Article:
Then there is a last phase, the son or daughter becomes an adult and independent. He does not depend directly on his parents resources anymore. However, the mother (and father) becomes normally a 100% adaptive leader.

There are thousands of examples in this phase where we can see clearly why the mother becomes the perfect leader, but probably the most obvious is the one when the son leaves the nest and goes to leave by his own. There are a lot of things both, the mother and the son, need to adapt to and a huge level of uncertainty. However, the mother will encourage the son to find a way to overcome the problems, and she will need to find a way to cope with the new situation, potential distance, new way of communications, etc.

Because of all this reasons, coming back to square one, I would like to find this true kind of leadership in every aspect of my life, but specially in the professional area, as it would encourage us to go on improving and learn from mistakes, plus it would encourage us to encourage others.

 

References:

* http://aos2016.agile-spain.org/

*http://itemsweb.esade.es/wi/research/catedra_liderazgos/Catedra_Lideratge/Publicacions/catedra19_cast_baja.pdf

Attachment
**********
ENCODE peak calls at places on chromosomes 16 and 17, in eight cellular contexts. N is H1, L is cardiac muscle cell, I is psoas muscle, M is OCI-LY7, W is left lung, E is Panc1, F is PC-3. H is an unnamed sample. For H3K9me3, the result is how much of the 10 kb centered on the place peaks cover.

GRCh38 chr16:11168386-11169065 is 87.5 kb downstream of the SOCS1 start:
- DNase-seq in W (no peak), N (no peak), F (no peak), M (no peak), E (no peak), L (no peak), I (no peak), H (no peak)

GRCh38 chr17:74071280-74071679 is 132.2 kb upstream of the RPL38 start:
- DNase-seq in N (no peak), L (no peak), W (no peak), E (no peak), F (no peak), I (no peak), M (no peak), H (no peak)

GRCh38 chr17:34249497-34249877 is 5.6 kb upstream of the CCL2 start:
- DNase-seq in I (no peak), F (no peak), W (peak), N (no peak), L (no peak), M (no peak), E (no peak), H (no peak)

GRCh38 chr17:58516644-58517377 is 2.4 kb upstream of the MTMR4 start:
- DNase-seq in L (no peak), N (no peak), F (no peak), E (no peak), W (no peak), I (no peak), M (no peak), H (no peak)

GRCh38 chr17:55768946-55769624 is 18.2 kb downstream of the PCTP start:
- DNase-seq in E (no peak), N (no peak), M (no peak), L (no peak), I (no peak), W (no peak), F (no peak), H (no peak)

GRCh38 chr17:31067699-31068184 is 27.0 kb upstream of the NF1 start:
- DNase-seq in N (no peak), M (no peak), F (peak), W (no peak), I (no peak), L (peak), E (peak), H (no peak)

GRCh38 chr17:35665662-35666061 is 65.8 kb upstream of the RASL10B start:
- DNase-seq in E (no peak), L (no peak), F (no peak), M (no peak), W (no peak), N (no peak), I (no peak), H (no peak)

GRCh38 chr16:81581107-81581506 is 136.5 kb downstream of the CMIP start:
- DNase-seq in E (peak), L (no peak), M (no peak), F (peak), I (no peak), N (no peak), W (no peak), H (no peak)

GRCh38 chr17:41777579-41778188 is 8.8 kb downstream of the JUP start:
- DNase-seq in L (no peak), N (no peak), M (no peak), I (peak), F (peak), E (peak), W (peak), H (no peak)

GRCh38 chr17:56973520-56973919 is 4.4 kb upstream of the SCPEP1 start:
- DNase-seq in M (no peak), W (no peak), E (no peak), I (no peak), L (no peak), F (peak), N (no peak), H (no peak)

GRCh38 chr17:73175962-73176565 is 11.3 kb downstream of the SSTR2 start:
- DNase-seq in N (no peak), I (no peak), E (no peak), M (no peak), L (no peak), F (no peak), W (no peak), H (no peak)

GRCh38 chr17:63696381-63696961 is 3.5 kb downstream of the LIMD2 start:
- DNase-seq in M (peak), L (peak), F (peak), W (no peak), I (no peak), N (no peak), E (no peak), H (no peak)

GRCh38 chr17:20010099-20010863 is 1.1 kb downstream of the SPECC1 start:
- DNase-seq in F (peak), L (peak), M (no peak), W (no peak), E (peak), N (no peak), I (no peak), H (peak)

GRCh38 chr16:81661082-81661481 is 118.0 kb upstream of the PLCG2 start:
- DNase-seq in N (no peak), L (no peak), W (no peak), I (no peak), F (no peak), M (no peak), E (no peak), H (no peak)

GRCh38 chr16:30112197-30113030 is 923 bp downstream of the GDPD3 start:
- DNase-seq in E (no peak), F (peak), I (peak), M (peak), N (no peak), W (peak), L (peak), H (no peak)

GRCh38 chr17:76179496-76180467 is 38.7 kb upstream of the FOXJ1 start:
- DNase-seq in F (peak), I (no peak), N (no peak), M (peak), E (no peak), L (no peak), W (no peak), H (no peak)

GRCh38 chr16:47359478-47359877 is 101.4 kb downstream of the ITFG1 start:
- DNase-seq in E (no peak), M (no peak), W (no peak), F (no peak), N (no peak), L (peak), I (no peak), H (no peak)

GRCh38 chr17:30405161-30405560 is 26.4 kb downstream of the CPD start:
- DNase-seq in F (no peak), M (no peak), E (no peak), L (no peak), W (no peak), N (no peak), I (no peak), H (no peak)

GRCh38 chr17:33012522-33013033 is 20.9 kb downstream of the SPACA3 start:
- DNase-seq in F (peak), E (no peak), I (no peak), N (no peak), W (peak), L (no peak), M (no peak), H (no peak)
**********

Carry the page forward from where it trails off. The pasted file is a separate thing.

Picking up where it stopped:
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Sara Diez Castellanos

When I was 17 I came to Madrid to study what was going to mark my path for the rest of my life: Computer Science and Engineering. After some years in Madrid and Paris, I moved to UK where I could develop myself personally and professionally. I worked there in several companies. It was then when I learnt to love the Agile Methodologies world and I must say, I am not an easy to convince person. I learnt them, hands on, practising them and I was amazed by their capacity to improve the quality of life of the teams as well as the deliverable products. Nowadays I live in Madrid and work here in Datio, trying -as much as I can- to extend my knowledge of Agile, within the IT world and in other sectors.

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mm

When I was 17 I came to Madrid to study what was going to mark my path for the rest of my life: Computer Science and Engineering. After some years in Madrid and Paris, I moved to UK where I could develop myself personally and professionally.
I worked there in several companies. It was then when I learnt to love the Agile Methodologies world and I must say, I am not an easy to convince person. I learnt them, hands on, practising them and I was amazed by their capacity to improve the quality of life of the teams as well as the deliverable products.
Nowadays I live in Madrid and work here in Datio, trying -as much as I can- to extend my knowledge of Agile, within the IT world and in other sectors.